Lockheed Martin Corporation


New Pilot-Training Concept Adds Realism, Subtracts Costs for Lockheed Martin JSF Program

An American-Dutch industrial partnership today successfully demonstrated a new technology that will enable Lockheed Martin Joint Strike Fighter (JSF) pilots to conduct complex training simulations while flying their own aircraft.

Embedded Training (ET) promises more realism than ground-based simulations and erases the cost of supplying extra aircraft for training missions.

"When we look at the cost of the JSF program over its entire life, we see that embedded training offers a double advantage," said Frank J. Cappuccio, vice president and program manager for the Lockheed Martin JSF. "It reduces training expenses through the years while dramatically improving the training experience."

The Lockheed Martin JSF team, in partnership with Fokker Space and the Dutch National Aerospace Laboratory-NLR, conducted a proof-of-concept demonstration at the NLR's National Simulation Facility (NSF) in Amsterdam. U.S. and Dutch government representatives attended the demonstration.

The embedded training concept allows the pilot to engage a "training mode" during flight, presenting a training simulation on cockpit displays. Compared to ground-based training simulators, ET increases training fidelity since the pilot experiences the actual stresses and environment of flight maneuvers.

A safety module stands ready to terminate the simulation in case of flight hazards or equipment failure that could jeopardize the pilot, the aircraft or the surrounding environment.

"Embedded training on-board a fighter aircraft poses a significant technical challenge," said Anne Marie Schipper, NLR's Embedded Training Program manager. "Imposing a virtual world on the pilot in flight requires the addition of software to ensure flight safety, where the simulation is turned off automatically if hazardous situations occur. An embedded training session can be started only when all safety criteria are satisfied."

The demonstration consisted of several simulated air combat engagements in which a Royal Netherlands Air Force F-16 pilot detects and engages simulated targets using air-to-air missiles. During a simulated equipment failure, the safety module engaged and successfully terminated the training mode.

After the mission a debriefing function replayed the scenario, allowing a "post-flight" assessment of the pilot's performance and movement -- a feature that will reduce reliance on highly instrumented training ranges.

Embedded training enhances future JSF affordability because simulations replace real targets and aircraft. The concept lessens dependence on training ranges by enabling mission simulations to be conducted in any suitable airspace. Future helmet-mounted-display versions may include within-visual- range functionality, permitting a pilot to train for a low-altitude land attack mission while actually flying high over the sea, far from populated areas.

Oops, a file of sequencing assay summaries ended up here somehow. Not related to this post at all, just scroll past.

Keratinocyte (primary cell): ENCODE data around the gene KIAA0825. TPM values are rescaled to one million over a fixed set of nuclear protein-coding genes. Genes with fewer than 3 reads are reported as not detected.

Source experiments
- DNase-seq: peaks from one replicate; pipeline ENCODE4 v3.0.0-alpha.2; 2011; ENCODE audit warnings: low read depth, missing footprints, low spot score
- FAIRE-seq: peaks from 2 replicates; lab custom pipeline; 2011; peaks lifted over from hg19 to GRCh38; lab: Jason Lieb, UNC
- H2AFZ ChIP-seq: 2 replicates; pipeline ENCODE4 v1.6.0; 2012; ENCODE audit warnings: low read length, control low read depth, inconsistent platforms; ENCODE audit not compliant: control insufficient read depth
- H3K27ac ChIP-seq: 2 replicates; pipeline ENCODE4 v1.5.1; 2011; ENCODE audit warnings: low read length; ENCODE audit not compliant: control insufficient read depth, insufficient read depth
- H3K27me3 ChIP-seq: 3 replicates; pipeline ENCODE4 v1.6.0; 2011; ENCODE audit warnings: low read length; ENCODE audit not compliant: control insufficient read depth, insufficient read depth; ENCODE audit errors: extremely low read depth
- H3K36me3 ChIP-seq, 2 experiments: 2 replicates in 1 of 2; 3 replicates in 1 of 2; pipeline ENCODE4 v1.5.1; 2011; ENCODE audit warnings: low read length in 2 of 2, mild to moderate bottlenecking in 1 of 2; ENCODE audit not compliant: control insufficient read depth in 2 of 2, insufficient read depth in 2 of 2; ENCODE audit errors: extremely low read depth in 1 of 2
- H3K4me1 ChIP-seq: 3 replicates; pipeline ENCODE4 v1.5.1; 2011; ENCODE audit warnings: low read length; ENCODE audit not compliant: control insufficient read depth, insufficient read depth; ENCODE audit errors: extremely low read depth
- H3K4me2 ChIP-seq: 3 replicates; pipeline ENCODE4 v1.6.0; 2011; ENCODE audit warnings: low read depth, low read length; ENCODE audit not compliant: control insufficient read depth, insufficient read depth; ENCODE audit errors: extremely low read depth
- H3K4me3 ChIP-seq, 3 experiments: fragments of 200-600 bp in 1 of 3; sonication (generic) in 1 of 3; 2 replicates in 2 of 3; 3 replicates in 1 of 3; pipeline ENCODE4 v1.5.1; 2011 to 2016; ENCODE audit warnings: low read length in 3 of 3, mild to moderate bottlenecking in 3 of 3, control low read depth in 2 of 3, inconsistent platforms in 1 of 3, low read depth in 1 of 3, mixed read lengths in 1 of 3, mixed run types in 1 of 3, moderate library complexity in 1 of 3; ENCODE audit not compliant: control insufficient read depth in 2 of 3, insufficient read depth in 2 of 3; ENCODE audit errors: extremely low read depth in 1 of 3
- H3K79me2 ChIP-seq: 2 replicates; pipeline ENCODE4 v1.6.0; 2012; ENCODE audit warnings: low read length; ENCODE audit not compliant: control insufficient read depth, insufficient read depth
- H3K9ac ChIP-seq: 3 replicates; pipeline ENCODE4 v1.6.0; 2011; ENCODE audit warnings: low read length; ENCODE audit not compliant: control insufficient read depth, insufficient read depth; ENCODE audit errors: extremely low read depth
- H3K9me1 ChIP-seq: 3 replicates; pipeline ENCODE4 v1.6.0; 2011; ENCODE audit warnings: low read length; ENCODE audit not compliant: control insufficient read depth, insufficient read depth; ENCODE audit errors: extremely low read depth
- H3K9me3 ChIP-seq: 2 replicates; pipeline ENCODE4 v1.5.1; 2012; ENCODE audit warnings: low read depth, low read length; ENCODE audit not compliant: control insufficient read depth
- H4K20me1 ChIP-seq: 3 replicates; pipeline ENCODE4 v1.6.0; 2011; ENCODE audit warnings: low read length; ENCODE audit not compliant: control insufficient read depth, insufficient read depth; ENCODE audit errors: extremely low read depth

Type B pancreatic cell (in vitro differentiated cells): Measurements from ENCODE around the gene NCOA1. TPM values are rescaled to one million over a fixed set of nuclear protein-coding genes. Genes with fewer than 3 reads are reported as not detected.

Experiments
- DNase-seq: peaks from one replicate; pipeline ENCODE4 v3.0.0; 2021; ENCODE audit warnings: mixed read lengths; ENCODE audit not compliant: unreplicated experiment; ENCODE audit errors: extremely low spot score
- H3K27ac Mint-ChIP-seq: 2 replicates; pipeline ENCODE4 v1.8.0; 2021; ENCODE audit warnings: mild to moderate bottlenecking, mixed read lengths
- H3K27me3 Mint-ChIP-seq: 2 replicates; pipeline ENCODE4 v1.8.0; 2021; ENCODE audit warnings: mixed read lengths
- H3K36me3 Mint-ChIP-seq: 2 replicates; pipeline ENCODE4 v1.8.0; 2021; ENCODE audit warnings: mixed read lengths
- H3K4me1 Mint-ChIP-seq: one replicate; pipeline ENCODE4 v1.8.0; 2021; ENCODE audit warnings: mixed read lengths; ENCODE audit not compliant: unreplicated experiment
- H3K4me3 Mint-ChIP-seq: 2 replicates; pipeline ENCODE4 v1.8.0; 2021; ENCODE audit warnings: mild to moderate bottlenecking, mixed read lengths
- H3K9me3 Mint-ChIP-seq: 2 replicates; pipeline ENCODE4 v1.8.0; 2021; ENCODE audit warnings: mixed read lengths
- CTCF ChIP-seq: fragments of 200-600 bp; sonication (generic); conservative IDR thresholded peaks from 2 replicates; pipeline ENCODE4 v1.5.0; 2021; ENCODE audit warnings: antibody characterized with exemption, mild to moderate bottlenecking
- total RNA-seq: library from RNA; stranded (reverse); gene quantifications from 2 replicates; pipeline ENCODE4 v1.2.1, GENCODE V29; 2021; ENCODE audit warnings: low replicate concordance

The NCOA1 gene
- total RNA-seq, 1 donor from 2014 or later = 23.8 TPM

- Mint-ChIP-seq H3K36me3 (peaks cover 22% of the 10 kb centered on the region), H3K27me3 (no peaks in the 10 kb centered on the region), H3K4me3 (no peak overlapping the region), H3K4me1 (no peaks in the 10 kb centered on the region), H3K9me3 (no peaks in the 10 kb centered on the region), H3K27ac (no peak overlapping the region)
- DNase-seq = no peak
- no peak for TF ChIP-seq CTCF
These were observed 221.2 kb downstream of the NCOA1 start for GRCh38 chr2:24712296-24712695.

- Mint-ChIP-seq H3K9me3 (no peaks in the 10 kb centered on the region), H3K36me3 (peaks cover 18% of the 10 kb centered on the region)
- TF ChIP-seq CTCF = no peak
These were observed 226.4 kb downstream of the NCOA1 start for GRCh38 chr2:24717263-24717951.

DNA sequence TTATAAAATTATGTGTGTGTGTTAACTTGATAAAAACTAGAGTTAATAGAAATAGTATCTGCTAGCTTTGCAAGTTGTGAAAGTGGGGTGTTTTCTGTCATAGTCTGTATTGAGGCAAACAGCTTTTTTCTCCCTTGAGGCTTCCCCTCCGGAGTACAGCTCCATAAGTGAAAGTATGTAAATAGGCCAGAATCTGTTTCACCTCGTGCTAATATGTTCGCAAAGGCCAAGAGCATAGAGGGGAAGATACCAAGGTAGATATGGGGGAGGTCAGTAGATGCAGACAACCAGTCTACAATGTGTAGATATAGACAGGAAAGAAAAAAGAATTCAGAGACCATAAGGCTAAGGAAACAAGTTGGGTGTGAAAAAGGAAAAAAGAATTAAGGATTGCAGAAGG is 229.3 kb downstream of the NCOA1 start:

The Netherlands government, Fokker Space and Lockheed Martin jointly funded the development and demonstration of the embedded training concept. ET is but one example of high-technology research and development under way between the Lockheed Martin JSF team and the Netherlands.

"Lockheed Martin has a long history of successful cooperation with Dutch industry and NLR beginning with the F-16 program," said Mike Kelley, manager of International Programs for the Lockheed Martin JSF. "Working together on JSF-related projects such as embedded training is the next logical step."

The Dutch government is considering the JSF as a candidate to replace the air force's existing F-16 fleet. Lockheed Martin received one of two JSF Concept Demonstration contracts awarded by the U.S. Department of Defense in November 1996. The Lockheed Martin JSF team includes Northrop Grumman and BAE SYSTEMS. Flight evaluation of the demonstrator aircraft is scheduled to take place in 2000, with government selection of a single contractor for the Engineering and Manufacturing Development (EMD) phase set for 2001.

Fokker Space is headquartered in Leiden, the Netherlands, and is the main Dutch player in the European space industry. Over the last 30 years Fokker Space has built up a comprehensive package of expertise, including real-time simulation, and engineering and training simulators.

The National Aerospace Laboratory (NLR) in Amsterdam is the central institute in the Netherlands for aeronautics and space research and technology-development activities. NLR maintains a wide range of expertise in a variety of disciplines to cover all requirements of the aerospace sector.

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SOURCE: Lockheed Martin Aeronautics Company

Contact: Carolyn Hodge of Lockheed Martin Aeronautics Company,
817-777-8110, or pager, 800-489-6188, or carolyn.c.hodge@lmco.com

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